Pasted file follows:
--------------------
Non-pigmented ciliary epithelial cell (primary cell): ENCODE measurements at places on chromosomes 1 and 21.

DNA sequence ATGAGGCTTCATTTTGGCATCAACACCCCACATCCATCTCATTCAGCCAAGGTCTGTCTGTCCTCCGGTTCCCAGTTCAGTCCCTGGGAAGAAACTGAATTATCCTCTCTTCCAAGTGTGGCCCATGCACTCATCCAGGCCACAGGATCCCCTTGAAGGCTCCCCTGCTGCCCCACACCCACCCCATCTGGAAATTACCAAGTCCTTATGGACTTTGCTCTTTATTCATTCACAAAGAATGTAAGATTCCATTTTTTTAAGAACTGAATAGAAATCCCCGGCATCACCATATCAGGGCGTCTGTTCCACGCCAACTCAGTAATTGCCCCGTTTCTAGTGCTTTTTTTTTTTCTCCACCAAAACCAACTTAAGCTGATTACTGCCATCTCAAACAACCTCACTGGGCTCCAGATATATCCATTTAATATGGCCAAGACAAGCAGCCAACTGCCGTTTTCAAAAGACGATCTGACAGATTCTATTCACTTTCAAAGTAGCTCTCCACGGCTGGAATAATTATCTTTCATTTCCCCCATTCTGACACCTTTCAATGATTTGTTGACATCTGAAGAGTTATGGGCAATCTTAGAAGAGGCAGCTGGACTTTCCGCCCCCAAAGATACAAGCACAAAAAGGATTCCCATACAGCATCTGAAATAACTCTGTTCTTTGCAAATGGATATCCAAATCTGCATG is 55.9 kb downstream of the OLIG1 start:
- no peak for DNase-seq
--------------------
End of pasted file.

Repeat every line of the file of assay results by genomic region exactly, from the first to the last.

Non-pigmented ciliary epithelial cell (primary cell): ENCODE measurements at places on chromosomes 1 and 21.

DNA sequence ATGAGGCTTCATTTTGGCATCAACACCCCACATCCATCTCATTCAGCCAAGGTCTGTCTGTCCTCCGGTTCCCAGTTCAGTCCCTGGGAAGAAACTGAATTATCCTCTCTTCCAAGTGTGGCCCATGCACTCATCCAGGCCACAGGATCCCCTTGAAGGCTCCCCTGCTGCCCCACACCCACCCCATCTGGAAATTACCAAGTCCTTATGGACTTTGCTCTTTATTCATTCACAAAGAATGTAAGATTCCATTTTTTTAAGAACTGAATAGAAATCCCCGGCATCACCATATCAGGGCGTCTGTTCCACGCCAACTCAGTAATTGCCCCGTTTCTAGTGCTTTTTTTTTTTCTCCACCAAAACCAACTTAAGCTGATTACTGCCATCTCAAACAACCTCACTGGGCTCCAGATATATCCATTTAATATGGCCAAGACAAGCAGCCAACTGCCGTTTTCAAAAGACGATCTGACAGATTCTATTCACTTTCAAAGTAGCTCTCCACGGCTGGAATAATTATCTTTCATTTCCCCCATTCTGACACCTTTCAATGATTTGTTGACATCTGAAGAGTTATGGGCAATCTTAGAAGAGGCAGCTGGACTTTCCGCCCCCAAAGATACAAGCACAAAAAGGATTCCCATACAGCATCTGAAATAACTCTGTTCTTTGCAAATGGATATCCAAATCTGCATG is 55.9 kb downstream of the OLIG1 start:
- no peak for DNase-seq